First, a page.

What I’m reading this weekend: The Casual Vacancy by J.K. Rowling


This week I finished Raven Boys and Shades of Grey (Jasper Fforde). I liked Raven Boys more than Shades of Grey because I felt the action moved better in the former and the latter left me wanting more in a sense of lacking dimension.  Raven Boys left me wanting more in the sense of wanting to know how everything turns out. The way the characters are all over the place is a little discombobulated, but more is revealed as the novel progresses, and I’m sure more will be revealed as the series progresses.

So on to the weekend. This week, The Casual Vacancy was released after much anticipation. J.K. Rowling’s first book since Harry Potter! An adult J.K. Rowling book! A non-magical J.K. Rowling book! What has the world come to? Well, I must say, I am enjoying it because, as always, Rowling’s characters are intriguing. Even when they’re the mugglest of Muggles, the reader can feel connected to them.

But let me warn you- this novel is NOT for children. Please do not sit and read it to them during story time.  There is a lot of cussing (I think Rowling is making up for all the cussing she had to leave out in the Potter books) and sexual situations, drug use, etc. all the sorts of things that happen in reality, etc.

This reminded me of Chris Cleave’s novel Incendiary because of the grittiness of the small British town in which it takes place. But while Incendiary uses the excellent narrative device of a woman’s letters to Osama Bin Laden, Rowling uses her fabulous omniscient narrative voice to move the story along.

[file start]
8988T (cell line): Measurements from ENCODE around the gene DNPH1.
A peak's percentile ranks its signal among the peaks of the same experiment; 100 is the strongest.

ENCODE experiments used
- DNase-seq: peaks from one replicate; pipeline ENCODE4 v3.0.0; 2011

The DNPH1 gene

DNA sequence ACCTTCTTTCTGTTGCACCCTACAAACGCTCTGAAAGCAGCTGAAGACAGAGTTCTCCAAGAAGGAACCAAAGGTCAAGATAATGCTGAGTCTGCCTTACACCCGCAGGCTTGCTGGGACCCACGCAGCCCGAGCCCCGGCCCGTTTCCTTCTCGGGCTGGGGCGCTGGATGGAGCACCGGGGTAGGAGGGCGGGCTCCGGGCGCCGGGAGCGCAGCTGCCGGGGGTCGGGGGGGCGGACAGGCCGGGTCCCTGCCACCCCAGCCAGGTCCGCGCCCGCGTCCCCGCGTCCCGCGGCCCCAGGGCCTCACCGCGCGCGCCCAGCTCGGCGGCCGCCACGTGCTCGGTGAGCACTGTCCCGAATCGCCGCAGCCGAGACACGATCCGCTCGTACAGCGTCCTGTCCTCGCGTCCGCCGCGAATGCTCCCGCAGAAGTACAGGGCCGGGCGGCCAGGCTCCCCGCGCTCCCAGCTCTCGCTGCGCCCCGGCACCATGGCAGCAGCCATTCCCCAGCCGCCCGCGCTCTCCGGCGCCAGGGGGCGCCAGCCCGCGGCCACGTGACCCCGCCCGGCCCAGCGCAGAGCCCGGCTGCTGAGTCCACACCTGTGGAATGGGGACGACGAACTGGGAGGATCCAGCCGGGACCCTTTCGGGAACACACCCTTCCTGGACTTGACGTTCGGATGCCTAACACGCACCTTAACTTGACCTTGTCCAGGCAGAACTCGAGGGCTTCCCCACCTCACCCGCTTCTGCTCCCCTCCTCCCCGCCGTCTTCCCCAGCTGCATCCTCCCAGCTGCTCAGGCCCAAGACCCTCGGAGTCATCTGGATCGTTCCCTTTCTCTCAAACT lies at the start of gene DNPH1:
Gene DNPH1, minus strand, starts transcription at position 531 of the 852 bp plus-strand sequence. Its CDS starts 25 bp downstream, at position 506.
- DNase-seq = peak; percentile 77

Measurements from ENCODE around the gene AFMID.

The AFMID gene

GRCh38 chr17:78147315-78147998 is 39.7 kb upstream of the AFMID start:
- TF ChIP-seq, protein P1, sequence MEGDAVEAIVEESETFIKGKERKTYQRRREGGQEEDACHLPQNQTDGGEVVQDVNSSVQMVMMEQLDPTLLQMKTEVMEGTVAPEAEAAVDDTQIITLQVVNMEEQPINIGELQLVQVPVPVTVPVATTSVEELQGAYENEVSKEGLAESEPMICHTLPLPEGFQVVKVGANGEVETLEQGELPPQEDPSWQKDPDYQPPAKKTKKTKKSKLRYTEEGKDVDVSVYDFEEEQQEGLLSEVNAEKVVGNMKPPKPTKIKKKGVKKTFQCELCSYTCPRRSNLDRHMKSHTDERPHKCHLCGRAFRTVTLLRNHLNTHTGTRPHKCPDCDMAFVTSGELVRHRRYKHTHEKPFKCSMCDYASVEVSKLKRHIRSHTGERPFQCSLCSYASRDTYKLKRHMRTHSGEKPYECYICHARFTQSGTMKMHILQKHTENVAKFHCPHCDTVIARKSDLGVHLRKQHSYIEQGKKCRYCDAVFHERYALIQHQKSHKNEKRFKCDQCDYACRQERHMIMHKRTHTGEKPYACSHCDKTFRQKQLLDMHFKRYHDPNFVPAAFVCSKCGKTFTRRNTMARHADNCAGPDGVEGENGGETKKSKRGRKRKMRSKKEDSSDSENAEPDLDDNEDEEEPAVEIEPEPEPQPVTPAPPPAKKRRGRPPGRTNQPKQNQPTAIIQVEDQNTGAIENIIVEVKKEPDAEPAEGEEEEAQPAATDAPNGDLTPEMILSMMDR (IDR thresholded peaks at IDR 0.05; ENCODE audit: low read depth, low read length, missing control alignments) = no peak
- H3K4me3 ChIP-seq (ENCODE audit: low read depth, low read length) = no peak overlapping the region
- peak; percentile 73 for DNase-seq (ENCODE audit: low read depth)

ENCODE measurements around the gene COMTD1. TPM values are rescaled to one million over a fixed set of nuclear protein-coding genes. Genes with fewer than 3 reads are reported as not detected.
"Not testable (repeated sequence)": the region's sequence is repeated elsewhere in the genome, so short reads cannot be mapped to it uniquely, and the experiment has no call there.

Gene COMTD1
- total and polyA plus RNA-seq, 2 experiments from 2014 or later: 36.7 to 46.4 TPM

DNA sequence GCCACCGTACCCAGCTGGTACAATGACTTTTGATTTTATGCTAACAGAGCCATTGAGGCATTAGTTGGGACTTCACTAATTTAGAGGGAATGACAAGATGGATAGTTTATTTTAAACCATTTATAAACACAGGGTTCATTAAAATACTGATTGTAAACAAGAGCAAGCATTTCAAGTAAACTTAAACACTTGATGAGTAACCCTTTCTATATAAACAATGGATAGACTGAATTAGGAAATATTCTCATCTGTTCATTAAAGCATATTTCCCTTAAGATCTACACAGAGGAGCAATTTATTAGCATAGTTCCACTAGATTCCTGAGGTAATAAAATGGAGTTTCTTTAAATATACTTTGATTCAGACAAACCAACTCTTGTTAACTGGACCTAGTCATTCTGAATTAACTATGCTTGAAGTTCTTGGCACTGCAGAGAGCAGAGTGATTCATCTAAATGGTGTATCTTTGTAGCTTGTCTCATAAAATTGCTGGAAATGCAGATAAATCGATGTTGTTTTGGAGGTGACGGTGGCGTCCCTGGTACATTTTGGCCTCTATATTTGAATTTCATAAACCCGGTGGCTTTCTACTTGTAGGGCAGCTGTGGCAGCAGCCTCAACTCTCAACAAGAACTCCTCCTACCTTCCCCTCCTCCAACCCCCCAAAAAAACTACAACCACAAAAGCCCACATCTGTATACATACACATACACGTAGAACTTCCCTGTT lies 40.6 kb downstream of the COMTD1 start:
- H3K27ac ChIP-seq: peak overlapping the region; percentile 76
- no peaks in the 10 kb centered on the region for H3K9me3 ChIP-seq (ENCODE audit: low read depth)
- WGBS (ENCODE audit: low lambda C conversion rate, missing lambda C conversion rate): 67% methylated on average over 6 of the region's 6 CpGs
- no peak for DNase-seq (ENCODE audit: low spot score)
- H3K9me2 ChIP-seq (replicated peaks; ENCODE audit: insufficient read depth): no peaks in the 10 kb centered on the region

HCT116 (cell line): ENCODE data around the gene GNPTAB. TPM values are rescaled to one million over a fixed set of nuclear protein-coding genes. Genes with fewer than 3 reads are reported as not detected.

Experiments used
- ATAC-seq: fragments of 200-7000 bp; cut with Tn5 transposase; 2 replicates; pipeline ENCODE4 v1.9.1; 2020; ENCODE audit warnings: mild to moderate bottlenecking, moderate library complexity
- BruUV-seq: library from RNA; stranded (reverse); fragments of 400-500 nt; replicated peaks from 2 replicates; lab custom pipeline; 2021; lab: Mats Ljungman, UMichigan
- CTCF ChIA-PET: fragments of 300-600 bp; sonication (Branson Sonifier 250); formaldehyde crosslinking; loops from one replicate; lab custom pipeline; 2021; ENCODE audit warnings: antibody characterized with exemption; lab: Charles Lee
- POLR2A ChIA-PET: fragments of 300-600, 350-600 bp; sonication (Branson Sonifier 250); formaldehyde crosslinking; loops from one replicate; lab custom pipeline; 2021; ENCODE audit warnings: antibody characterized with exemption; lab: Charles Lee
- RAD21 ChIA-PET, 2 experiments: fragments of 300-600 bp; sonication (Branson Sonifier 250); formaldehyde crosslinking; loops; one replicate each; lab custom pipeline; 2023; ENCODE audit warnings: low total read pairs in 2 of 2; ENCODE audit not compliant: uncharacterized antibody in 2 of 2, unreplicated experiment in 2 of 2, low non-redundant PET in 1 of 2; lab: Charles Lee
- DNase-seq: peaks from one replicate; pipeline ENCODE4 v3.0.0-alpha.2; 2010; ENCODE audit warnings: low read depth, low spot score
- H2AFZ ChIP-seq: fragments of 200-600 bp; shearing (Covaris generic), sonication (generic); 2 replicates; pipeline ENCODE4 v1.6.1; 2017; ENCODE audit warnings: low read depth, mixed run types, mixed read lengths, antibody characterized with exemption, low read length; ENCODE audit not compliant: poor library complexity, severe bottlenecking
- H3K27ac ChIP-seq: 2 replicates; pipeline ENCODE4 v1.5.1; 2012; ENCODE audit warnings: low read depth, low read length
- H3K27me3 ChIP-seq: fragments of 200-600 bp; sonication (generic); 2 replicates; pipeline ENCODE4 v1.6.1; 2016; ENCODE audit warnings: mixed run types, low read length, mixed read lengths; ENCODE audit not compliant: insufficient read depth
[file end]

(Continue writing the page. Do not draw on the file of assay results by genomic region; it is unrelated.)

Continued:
I’m about 14% of the way in, and although the inciting event has happened, I still feel like there’s a lot of exposition going on right now. We’re still being introduced to the characters in the village of Pagford, but now they’re starting to interact with each other.  Everything is so very normal.

I’m going to say that the magic lies in Rowling’s narrative voice and her ability to create characters with which the reader can relate so easily. From the delicatessen owner to the harried social worker to the drugged-out mom… These are all characters we’re familiar with, either from our own lives or from ones viewed on television or the Internet. The way Rowling describes them, has them thinking and speaking to one another- their very existence of moving through their lives is fascinating. We’ve got a little window into this small town- seeing how people react to a death… and how one person’s death can affect so much.

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About Jeannie

NYC born and raised. Bibliophile and ailurophile. Aspiring writer and singer of karaoke masterpieces. Humongous fan of Diana Gabaldon's Outlander series. 2013 Reading Challenge Jeannie has read 77 books toward her goal of 100 books. hide 77 of 100 (77%) view books
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